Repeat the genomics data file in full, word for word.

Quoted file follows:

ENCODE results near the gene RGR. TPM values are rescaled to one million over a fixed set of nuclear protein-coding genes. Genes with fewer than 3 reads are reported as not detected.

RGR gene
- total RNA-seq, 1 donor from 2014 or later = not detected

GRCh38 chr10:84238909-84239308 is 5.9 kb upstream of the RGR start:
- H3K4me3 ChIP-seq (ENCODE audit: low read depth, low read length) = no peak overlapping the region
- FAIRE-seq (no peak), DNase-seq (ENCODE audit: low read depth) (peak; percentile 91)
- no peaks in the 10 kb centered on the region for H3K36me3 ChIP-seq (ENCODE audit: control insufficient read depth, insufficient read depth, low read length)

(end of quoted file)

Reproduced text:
ENCODE results near the gene RGR. TPM values are rescaled to one million over a fixed set of nuclear protein-coding genes. Genes with fewer than 3 reads are reported as not detected.

RGR gene
- total RNA-seq, 1 donor from 2014 or later = not detected

GRCh38 chr10:84238909-84239308 is 5.9 kb upstream of the RGR start:
- H3K4me3 ChIP-seq (ENCODE audit: low read depth, low read length) = no peak overlapping the region
- FAIRE-seq (no peak), DNase-seq (ENCODE audit: low read depth) (peak; percentile 91)
- no peaks in the 10 kb centered on the region for H3K36me3 ChIP-seq (ENCODE audit: control insufficient read depth, insufficient read depth, low read length)